By Ken MacLeod

WEST BROOKFIELD (CBS) – A part time police officer in West Brookfield very likely saved lives over the weekend, when he got three people out of a house that had been set on fire by a lightning strike.

Officer Frank Jolin got big hug Monday night from Mandy Leo — whose daughter was one of them. “Nothing prepares you for this,” Leo said holding back tears. “Nothing.”

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Leo and her husband were out of town over the weekend, leaving the house to her adult daughter and two of her friends.

The garage of a West Brookfield home caught fire after it was struck by lightning (WBZ-TV)

It was four o’clock Sunday morning during a nasty storm when the garage of the home on West Main Street was hit.

Officer Jolin was less than a mile away when a neighbor called in the flames and he was the first to arrive on scene.

Flames were already shooting from the roof when that neighbor told Officer Jolin that he’d been unable to rouse the three occupants by pounding on the door.

“When you’re told there’s people inside you just go to work,” said Officer Jolin. “All you’re thinking about is getting in there and getting everybody out as fast as you can.”

West Brookfield Police Officer Frank Jolin (WBZ-TV)

In fact, it was only when Officer Jolin smashed a front window to make his entry that one of the folks inside woke up — and dialed 911.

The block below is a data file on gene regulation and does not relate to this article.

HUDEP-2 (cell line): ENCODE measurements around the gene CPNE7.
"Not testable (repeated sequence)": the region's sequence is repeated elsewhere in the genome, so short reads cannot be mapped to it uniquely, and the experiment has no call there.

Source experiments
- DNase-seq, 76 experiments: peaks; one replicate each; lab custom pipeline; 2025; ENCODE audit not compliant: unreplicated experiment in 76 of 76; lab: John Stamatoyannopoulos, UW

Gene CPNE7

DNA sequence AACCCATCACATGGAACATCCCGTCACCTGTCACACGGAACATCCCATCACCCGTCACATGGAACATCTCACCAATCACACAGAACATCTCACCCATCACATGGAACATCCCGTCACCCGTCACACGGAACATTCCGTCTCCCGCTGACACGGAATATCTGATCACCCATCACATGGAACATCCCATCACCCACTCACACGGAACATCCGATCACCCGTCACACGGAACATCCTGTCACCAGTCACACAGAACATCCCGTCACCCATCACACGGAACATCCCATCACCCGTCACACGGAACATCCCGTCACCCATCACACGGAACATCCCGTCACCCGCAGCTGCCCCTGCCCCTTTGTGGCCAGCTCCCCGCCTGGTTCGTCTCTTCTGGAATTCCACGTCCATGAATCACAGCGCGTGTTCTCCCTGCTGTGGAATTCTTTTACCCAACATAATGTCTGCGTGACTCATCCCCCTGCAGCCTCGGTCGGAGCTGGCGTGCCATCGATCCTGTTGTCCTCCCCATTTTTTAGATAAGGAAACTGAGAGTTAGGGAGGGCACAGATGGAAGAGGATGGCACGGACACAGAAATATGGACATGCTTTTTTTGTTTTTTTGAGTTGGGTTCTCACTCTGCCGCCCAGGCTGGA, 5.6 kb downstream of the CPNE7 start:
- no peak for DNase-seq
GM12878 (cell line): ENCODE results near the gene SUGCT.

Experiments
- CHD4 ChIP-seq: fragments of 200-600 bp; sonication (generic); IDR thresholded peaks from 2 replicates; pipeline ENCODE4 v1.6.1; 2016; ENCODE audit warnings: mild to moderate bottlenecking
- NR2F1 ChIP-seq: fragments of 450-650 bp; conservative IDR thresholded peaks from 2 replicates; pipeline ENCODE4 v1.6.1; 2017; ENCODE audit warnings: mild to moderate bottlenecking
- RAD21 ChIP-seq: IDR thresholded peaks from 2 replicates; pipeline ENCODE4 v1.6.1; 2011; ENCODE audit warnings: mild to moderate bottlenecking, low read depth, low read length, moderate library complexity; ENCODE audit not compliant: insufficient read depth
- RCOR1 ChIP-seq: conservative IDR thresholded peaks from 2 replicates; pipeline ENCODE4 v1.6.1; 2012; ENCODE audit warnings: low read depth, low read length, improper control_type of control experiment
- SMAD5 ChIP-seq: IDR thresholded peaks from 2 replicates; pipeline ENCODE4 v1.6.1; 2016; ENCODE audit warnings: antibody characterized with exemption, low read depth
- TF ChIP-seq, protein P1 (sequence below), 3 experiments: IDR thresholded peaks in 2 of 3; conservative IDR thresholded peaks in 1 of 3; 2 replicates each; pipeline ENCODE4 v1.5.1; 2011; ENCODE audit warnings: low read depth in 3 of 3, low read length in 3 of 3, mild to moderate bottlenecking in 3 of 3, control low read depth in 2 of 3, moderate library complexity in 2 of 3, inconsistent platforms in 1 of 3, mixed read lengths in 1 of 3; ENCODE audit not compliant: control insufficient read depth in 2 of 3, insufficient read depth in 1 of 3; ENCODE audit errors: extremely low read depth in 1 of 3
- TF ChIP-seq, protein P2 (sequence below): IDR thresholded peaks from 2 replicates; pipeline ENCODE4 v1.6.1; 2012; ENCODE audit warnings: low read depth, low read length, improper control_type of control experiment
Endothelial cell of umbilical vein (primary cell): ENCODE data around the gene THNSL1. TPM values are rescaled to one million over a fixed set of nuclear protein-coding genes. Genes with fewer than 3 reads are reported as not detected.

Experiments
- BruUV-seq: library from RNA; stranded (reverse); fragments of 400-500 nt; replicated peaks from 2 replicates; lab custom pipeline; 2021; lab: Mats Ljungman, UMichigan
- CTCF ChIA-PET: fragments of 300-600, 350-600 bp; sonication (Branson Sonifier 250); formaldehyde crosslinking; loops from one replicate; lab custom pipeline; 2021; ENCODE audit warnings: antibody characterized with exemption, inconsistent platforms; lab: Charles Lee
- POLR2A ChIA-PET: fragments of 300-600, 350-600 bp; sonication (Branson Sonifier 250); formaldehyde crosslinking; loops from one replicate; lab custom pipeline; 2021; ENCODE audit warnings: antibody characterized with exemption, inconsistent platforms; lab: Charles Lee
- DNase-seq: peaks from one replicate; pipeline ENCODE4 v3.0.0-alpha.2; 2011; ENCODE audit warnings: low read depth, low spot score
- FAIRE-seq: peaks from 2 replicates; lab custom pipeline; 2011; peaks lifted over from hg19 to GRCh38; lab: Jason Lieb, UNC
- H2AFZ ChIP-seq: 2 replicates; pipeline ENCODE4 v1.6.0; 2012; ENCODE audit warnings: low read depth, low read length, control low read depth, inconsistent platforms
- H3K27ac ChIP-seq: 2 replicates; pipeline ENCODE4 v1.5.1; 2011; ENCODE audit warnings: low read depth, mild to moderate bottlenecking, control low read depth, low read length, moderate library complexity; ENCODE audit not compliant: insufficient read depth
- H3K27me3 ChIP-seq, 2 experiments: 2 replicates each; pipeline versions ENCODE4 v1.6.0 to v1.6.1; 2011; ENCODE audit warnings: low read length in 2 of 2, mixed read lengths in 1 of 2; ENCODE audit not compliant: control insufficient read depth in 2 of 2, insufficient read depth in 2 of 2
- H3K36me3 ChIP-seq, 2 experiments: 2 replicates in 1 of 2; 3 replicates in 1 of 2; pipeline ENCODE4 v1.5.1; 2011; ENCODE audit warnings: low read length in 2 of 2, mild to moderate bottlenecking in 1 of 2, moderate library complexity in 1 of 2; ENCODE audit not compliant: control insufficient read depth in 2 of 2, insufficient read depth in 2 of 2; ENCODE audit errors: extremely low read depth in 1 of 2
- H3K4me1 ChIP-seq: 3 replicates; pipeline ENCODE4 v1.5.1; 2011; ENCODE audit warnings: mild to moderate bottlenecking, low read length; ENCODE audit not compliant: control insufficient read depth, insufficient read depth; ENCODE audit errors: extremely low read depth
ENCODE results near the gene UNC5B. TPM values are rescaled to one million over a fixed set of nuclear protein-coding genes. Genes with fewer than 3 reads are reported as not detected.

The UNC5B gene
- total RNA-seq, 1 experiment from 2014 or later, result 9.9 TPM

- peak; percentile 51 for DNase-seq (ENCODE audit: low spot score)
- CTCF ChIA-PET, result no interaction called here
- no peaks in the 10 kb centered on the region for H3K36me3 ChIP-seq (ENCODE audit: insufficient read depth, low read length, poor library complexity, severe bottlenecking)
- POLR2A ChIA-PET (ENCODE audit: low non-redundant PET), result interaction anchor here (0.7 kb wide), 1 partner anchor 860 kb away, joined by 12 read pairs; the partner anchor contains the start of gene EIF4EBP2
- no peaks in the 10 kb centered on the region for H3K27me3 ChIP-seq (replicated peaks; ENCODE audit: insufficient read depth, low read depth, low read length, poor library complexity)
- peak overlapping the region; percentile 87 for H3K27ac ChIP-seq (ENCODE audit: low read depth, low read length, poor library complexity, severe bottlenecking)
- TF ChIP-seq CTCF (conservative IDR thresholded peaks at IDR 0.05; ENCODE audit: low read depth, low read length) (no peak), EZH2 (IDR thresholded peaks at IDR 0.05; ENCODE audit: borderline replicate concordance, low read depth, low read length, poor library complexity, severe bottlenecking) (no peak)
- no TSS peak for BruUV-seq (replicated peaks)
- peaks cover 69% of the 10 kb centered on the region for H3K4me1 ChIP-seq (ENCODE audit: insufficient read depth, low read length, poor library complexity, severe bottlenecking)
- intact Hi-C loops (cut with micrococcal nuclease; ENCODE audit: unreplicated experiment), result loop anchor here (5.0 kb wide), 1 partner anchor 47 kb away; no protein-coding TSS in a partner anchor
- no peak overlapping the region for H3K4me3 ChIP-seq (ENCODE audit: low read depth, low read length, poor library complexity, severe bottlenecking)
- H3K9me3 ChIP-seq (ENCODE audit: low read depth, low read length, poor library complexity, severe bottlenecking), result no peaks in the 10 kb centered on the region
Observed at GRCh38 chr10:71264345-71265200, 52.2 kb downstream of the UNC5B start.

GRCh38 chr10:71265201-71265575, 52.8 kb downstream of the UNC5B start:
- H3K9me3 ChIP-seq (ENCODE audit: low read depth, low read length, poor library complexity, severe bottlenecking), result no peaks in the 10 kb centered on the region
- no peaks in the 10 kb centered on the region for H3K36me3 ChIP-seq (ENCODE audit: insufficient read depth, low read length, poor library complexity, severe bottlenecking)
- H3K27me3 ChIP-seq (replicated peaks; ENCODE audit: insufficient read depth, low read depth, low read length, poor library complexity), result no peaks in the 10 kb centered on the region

Not because she knew the house was on fire — but because she thought a burglar was breaking in.

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The uniformed officer quickly convinced the couple upstairs they had to get out, and then tracked down Mandy Leo’s daughter in a basement bedroom — as smoke began to fill the place.

“You know it’s funny,” said Officer Jolin, “but you really don’t think about the danger.”

“Property can be replaced,” said a thankful Mandy Leo. “But people can’t.”

With the help of a solid metal door between the garage and the house, responding firefighters were able to contain the blaze.

But plenty of folks credit Officer Jolin with saving lives — even as he downplays his heroic effort.

“Anybody I work with — all of my brothers in blue — they’d do the same thing,” suggested a humble Officer Jolin.

“I just have no words for it,” says Mandy Leo. “I just don’t.”

Turns out, Officer Jolin is a fulltime electrician — and a part-time cop — who says the reward for his weekend patrols isn’t the paycheck. It’s knowing he made a difference — and that people appreciate it.

“You couldn’t ask for anything more,” says Officer Jolin with a smile.

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That was followed by another hug from a grateful Mom.

Ken MacLeod